cu - forsythia in bloom, garden Victoria, Vancouver Island, BC, Pacific Northwest

Forsythia Through Four Seasons

It’s taken a couple of years for me to really appreciate forsythia in all seasons.

ws - Forsythia in April
photo by SVSeekins

Yes, forsythia is at it’s best in spring.  Every morning through March I sit with my coffee & ponder the coming growing season.  Peering out the kitchen window, my anticipation builds as the buds on the forsythia show more & more promise.

I’m energized by the happy yellow blossoms in March & April.

Because each year I feel desperate to see any spring color,  forsythia will never be challenged over its prominent real estate between our driveway & the kitchen entrance.

For all that hoopla, It’s easy to forget about forsythia for the rest of the year, but that would be ignoring the assets.

ws - Forsythia in May
photo by SVSeekins

In April & May the yellow blooms give way to yellow-green leaves.  The shrub, like the rest of the garden, begins to fill out, supplying much appreciated privacy.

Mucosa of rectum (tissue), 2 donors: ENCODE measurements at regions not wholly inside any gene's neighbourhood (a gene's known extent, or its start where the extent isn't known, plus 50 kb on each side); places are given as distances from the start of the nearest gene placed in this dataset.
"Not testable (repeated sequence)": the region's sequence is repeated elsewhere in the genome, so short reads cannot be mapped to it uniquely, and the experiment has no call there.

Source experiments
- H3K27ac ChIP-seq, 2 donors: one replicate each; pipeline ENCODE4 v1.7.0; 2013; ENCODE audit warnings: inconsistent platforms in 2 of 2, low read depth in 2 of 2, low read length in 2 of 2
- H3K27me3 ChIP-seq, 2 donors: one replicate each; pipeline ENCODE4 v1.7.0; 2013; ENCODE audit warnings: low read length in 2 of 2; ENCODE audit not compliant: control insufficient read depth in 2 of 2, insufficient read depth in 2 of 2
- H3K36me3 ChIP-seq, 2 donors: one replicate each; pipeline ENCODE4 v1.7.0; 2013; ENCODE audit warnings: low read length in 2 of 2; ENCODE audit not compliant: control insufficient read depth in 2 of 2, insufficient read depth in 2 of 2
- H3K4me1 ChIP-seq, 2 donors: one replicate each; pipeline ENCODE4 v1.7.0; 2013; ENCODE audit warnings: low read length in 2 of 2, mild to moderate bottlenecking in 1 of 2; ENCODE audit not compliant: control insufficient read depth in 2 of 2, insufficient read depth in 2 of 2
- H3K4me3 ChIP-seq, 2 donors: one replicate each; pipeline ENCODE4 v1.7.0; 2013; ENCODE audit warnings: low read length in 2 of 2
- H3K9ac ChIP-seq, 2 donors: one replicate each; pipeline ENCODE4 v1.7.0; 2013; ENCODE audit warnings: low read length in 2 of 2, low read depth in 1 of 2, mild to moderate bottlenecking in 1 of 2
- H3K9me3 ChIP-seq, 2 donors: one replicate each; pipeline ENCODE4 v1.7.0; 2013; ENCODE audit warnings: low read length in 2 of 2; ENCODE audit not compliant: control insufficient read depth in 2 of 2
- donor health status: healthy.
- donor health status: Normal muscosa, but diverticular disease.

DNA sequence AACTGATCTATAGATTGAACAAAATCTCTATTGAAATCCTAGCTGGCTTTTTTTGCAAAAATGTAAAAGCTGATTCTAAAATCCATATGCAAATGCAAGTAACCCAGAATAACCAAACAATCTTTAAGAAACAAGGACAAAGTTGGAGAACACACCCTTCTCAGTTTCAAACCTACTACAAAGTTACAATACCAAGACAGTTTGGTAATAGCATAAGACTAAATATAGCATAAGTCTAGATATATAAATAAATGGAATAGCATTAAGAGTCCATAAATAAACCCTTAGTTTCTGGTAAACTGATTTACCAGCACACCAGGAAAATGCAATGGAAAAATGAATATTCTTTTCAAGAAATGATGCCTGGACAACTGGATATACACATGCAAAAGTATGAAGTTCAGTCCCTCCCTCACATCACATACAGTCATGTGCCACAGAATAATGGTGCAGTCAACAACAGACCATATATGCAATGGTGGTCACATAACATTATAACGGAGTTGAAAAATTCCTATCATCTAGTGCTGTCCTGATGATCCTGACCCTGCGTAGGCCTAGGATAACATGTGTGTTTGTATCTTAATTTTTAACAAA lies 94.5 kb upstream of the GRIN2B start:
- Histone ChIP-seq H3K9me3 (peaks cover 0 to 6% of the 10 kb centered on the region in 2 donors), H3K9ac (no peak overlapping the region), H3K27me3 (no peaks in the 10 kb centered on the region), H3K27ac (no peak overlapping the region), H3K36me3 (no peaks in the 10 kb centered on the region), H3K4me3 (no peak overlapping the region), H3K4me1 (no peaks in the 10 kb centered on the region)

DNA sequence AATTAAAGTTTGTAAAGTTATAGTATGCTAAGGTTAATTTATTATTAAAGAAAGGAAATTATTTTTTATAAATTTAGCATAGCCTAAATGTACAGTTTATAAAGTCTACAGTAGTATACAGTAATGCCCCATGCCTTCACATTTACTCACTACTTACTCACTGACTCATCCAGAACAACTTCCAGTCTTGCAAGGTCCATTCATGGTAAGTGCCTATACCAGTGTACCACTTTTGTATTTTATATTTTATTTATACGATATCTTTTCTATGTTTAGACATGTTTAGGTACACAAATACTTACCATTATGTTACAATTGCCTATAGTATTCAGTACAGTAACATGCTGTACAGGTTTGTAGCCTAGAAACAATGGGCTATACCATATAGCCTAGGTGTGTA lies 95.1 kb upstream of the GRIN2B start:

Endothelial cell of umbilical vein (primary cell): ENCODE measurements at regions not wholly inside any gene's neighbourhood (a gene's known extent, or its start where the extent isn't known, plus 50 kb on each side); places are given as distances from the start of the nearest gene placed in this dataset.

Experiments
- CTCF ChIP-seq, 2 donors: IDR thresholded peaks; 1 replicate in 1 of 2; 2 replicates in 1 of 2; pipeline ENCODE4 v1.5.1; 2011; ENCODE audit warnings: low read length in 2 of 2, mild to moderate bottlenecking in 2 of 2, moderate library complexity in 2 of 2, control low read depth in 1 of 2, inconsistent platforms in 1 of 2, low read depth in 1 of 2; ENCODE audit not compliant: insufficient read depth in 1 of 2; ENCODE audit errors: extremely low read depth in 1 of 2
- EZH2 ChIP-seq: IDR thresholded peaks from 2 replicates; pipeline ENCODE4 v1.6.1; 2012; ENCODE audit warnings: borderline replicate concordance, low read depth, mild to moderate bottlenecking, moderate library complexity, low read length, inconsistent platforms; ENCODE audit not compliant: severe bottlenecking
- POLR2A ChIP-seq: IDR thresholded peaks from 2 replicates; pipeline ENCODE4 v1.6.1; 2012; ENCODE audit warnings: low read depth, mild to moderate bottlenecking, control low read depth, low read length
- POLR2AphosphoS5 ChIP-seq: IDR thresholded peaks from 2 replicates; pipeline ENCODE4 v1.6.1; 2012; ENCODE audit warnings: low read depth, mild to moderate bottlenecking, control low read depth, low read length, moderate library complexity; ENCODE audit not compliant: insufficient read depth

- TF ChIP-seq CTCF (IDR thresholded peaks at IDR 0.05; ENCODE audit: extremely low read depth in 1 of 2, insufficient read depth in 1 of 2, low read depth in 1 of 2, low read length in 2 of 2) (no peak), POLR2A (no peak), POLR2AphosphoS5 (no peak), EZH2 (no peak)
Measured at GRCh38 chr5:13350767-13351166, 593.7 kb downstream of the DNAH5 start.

ws - Forsythia in June
photo by SVSeekins

By June forsythia is a steadfast background green and working hard to compliment the new flowers in the garden parade throughout the entire length of the summer, and into the fall.

ws - Forsythia in early October
photo by SVSeekins

When the cool winds of October arrive, forsythia again steps up for a greater share of the garden interest.  The yellow, apricot, and red leafs add lovely color to the fall palette.

For Halloween they’re even more vibrant.  No wonder forsythia has become one of our garden mainstays!

ws - Forsythia in late October
photo by SVSeekins
ws - Forsythia in late December
photo by SVSeekins

By December forsythia is naked again.  It’s not my favorite look for a shrub, but I understand that without the barrenness of winter, spring probably wouldn’t be as exciting.

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© copyright 2012 SVSeekins

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6 thoughts on “Forsythia Through Four Seasons”

    1. There has been a good deal of effort put into having some interest in the garden throughout all the seasons, but by mid to late November, it usually looks pretty barren. It’s nice that the warm fall has slowed down some of the decay…. Gotta love the west coast! 🙂

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